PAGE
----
On posture: “Traditional fitness classes tend to emphasise aerobic exercise, weight loss or strength, not necessarily postural alignment. Heartcore classes combine all these elements and add the additional benefit of postural awareness and realignment by strengthening and stretching muscles that lead to bad posture.”
How it helps: Heartcore is an energetic workout done on proformer pilates beds. Like pilates, it emphasises postural alignment, core strength, strengthening weak muscles and making all the muscles work in the right way.
The experience: A 55-minute session had me standing, kneeling and lying on the beds, pulling a series of pulleys and weights. It was exhausting, hard work but exhilarating too.
Top tip: Practise the plank. The only touching points to the floor are the elbows, lower arms and toes. Keep the hips slightly tucked under and abs tight. This strengthens your traverse abs round your torso and helps tighten everything around your core and stabilise it. Start from 30 seconds and progress to two minutes. If you feel pain or pressure in the lower back come down to your knees or tighten abs.
Try it:Costs £25 for 55 minutes, at any of the four Heartcore Studios in West and North London (020 7435 5078; heartcore.co.uk)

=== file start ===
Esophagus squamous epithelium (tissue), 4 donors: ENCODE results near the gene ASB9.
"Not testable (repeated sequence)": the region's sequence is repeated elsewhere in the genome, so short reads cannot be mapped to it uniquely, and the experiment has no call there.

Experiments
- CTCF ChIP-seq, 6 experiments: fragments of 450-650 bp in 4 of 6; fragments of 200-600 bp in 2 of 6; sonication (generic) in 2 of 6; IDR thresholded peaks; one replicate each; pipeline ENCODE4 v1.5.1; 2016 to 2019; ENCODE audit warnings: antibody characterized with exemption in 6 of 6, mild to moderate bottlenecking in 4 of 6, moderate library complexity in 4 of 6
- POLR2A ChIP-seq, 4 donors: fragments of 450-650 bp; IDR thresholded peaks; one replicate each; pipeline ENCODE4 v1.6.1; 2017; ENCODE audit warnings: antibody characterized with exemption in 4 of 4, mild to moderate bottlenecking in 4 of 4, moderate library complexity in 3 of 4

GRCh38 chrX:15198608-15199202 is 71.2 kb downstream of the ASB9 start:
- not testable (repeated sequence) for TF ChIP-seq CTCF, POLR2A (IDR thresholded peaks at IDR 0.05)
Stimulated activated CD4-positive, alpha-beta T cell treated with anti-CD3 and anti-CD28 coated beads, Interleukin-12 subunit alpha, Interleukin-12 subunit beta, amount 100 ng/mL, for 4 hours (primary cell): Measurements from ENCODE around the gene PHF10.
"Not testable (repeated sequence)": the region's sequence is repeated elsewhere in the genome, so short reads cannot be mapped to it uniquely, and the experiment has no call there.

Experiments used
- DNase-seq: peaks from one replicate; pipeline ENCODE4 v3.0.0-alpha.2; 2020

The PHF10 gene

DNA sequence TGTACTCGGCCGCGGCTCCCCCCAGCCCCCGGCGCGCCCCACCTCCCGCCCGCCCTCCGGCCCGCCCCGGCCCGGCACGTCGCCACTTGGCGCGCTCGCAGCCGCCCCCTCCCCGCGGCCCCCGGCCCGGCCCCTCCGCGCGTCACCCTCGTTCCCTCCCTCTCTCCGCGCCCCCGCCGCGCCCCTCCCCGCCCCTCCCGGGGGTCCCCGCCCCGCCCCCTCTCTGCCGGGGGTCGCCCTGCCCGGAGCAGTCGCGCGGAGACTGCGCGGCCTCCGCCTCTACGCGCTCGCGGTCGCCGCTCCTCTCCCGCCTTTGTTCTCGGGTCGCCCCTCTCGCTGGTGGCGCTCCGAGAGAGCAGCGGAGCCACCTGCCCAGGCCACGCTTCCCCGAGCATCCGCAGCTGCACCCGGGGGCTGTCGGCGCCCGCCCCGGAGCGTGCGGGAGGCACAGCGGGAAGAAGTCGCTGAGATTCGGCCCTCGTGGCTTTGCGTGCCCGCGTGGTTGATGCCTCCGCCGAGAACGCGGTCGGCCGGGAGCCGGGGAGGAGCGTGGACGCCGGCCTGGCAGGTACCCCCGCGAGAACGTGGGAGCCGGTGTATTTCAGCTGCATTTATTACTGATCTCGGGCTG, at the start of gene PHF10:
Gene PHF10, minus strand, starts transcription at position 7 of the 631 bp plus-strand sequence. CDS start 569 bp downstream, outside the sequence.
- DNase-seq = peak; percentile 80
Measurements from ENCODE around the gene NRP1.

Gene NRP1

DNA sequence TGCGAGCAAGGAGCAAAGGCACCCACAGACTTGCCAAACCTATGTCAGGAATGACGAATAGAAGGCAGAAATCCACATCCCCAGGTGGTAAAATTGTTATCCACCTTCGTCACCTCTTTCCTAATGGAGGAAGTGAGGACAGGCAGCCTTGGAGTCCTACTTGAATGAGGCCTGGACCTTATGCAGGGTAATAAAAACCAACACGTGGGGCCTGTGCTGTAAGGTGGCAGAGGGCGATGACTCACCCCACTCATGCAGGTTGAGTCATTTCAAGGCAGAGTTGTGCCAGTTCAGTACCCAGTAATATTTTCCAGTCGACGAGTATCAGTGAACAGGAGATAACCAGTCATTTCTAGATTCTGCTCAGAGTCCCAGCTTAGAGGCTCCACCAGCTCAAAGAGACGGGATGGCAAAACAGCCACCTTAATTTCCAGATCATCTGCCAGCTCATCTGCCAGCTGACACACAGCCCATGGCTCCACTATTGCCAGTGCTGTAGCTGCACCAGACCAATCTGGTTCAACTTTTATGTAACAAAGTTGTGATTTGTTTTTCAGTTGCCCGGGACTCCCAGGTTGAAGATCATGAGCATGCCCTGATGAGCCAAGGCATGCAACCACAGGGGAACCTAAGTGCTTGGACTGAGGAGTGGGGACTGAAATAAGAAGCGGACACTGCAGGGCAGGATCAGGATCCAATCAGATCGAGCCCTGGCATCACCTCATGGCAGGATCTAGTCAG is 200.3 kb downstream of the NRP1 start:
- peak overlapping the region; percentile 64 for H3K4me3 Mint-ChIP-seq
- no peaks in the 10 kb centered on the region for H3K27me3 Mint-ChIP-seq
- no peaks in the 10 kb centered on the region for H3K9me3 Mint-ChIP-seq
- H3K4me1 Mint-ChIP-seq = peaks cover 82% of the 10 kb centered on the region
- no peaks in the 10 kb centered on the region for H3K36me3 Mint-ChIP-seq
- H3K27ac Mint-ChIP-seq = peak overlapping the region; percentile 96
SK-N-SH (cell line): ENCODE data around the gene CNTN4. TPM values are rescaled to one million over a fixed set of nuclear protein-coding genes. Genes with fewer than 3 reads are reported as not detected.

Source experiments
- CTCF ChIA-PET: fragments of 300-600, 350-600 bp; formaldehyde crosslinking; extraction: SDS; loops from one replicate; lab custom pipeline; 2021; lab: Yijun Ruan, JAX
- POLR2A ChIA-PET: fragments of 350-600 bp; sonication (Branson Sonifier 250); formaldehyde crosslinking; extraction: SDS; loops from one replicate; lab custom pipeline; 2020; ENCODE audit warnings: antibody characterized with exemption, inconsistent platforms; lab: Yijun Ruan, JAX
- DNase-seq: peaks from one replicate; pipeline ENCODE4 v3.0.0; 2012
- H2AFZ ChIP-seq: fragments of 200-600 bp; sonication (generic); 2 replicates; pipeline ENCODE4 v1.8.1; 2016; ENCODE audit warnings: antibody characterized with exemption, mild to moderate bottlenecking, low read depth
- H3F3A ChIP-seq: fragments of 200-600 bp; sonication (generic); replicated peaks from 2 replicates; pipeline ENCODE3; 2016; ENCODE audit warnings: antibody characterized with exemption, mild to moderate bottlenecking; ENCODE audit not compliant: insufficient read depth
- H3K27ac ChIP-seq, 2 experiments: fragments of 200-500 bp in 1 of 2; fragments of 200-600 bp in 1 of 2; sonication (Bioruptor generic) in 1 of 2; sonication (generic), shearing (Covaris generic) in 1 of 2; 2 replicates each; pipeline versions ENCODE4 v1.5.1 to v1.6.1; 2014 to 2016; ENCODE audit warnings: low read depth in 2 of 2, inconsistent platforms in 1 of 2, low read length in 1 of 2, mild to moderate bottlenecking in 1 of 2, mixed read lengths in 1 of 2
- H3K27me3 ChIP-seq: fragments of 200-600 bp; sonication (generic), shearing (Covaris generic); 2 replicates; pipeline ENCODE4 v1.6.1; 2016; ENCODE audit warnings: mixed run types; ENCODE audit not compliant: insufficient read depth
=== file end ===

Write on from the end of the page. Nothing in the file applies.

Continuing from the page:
Use your peripheral vision to maintain your sense of spatial awareness. The sense of yourself occupying the space around you automatically centralises and lifts your body.
When seated, adjust your chair seat so that your hip joints are higher than your knees. Then, roll slightly forward on your pelvis so that you feel your weight born by the tops of your thighsinstead of on your buttocks. This gives a natural forward curve to the lower back, which, in turn, uplifts the ribcage and head.
When standing and walking, try to feel your weight poised over the fronts of your heels rather than resting on the back edge of your heels. When you sense your entire footprint bearing weight, and roll through your entire footprints when you walk, your body has the support to true itself around its central axis.
Tips from bodyworker Mary Bond (marybond.net)